What can I expect when visiting Teme Aqueduct?
You can see the aqueduct from the north and south banks of the River Teme; however, you will get a better view from the south. Start from the A456, there is gate near the bridge by Gosford Farm, walk through and cross the stile further up.
Continue straight across the field, it is a public right of way. You will then come to another stile, cross over and follow the path down.
You will reach the trackbed of the Tenbury and Bewdley Railway. Look to your left, the canal would have continued into the distance; however, the railway company acquired the land, filled in the canal, and built their railway track over.
We’re not going to walk down the railway track through. There is a stile to your right opposite the path you came from. Cross it and continue along the path.
The original canal and its embankment are now visible, curving around the edge of the field in front. Follow the towpath along the embankment.
You will then reach the southern entrance of the aqueduct. The canal pound has been completely overgrown. Don’t be fooled by the stile, it leads to nowhere.
One towpath stone is still visible, which marks where the canal pound narrowed as it entered the aqueduct.
There’s not much else to see so head down the canal embankment where you will get an immediate view of the ruined aqueduct and its southern abutment. Can you spot the blue plaque?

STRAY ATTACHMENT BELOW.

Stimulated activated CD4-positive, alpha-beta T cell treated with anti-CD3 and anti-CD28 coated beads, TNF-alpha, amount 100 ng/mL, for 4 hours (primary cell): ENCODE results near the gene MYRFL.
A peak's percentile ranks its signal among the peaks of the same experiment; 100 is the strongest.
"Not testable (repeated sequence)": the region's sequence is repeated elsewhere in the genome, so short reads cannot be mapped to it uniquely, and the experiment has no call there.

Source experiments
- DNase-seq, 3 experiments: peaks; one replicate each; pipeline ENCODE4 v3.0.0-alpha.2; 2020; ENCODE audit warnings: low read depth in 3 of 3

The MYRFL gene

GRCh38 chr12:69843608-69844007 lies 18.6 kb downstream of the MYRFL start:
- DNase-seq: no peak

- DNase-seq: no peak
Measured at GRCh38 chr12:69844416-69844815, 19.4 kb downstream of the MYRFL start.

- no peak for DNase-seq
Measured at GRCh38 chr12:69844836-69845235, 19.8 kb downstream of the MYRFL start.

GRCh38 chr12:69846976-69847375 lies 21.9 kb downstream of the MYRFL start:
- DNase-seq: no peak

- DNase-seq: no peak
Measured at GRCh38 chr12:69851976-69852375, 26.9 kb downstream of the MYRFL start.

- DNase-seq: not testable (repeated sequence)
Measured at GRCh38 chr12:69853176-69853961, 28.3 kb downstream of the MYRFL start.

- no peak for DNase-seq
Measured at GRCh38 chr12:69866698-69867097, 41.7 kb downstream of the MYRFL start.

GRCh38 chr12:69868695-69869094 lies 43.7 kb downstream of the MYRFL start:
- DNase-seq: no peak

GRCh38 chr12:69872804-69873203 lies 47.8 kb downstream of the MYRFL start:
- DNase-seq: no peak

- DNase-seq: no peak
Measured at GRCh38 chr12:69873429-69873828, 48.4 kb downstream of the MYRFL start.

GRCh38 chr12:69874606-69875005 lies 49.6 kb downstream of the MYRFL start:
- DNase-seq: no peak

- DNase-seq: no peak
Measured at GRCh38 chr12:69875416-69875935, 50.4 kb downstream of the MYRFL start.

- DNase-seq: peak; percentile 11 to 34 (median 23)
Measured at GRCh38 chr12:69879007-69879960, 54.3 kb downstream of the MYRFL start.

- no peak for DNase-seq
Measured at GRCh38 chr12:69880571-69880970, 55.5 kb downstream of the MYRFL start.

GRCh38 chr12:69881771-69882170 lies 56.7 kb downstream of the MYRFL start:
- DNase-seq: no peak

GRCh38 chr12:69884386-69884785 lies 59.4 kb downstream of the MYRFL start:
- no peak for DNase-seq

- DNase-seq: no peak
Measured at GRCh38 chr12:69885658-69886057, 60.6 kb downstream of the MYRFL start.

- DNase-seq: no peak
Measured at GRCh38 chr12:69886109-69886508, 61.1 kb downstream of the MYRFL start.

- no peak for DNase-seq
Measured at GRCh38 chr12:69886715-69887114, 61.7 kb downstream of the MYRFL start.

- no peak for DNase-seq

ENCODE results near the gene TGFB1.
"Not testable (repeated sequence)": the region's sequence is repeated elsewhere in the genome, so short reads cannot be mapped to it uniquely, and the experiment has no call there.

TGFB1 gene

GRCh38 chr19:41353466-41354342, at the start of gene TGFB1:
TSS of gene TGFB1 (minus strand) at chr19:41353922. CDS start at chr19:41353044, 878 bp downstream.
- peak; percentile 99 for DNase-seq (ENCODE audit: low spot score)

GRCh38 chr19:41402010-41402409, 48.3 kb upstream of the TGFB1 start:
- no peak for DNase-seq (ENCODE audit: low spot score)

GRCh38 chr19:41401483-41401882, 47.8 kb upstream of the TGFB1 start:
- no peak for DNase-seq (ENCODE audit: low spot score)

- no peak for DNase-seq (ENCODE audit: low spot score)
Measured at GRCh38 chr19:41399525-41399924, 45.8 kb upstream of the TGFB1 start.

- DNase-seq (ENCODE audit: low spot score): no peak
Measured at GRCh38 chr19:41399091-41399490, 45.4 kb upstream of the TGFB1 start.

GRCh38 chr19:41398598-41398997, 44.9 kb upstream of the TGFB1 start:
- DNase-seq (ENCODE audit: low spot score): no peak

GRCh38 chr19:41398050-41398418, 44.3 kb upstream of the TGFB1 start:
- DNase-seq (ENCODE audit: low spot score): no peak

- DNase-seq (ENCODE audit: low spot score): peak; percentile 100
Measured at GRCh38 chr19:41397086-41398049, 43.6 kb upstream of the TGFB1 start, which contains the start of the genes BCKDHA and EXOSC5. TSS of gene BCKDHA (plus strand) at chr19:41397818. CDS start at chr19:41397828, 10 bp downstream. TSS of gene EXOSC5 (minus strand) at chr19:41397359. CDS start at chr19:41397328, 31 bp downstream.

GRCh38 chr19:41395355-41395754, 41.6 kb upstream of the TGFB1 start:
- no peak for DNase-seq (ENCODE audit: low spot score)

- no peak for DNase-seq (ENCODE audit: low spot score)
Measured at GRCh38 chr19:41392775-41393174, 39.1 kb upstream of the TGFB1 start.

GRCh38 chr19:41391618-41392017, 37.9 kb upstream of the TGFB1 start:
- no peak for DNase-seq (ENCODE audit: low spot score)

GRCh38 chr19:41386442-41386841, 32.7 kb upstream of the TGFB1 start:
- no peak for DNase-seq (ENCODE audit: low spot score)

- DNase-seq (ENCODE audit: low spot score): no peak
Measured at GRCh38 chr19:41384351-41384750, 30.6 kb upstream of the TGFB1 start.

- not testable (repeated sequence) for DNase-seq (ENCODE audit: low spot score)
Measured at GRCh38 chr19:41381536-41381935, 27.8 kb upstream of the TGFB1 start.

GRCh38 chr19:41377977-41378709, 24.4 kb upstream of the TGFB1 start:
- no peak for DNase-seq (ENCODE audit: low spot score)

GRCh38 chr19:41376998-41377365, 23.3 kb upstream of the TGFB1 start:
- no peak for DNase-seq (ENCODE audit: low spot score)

The recess in the abutment contains a visitors’ book, feel free to sign.
If you are visiting during a dry summer, the River Teme will be low. This gives you a fantastic opportunity to walk on the protruding riverbed and view the aqueduct from below. Cross the small fence in front of the blue plaque and carefully climb down.
You can even walk under the intact arch to inspect the damage when the aqueduct was blown up in World War Two during a training exercise.
The debris from that explosion is still visible in the river.
When you are ready to leave, head back the way you came.
How long does it take to visit Teme Aqueduct?
It will take you roughly 40 minutes to see the aqueduct, which includes your return journey from the starting point.
Is Teme Aqueduct suitable for a picnic?
The canal embankment is suitable for picnic. It provides a great platform for viewing the countryside and the Wooferton transmitting station in the distance.
How do I get to Teme Aqueduct?
If you are arriving by car, park on a small tarmac layby in front of the starting gate. It is located a stone’s throw from the bridge that carries the A456 over the Brimfield Brook.
The bus is the only way to travel to the aqueduct by public transport. There are stops in Woofferton outside the Salwey Arms, then it’s a 20-minute walk down the A456. Please note, this road does not have a pavement and uses the national speed limit.
The aqueduct consisted of three arches. The central arch was destroyed leaving two remaining arches on the north and south banks of the River Teme. The arches are constructed from brick with ashlar voussoirs and springer stone. The stone at the head of each arch was replaced with brick. The aqueduct contains stone cutwaters and side wall with brick parapets and vestiges of ashlar coping. Star-shaped iron tie-rods ends below parapet .
- Historic England (2020) Teme Aqueduct at NGR. Available at: https://historicengland.org.uk/listing/the-list/list-entry/1383773 (Accessed: 03 August 2022).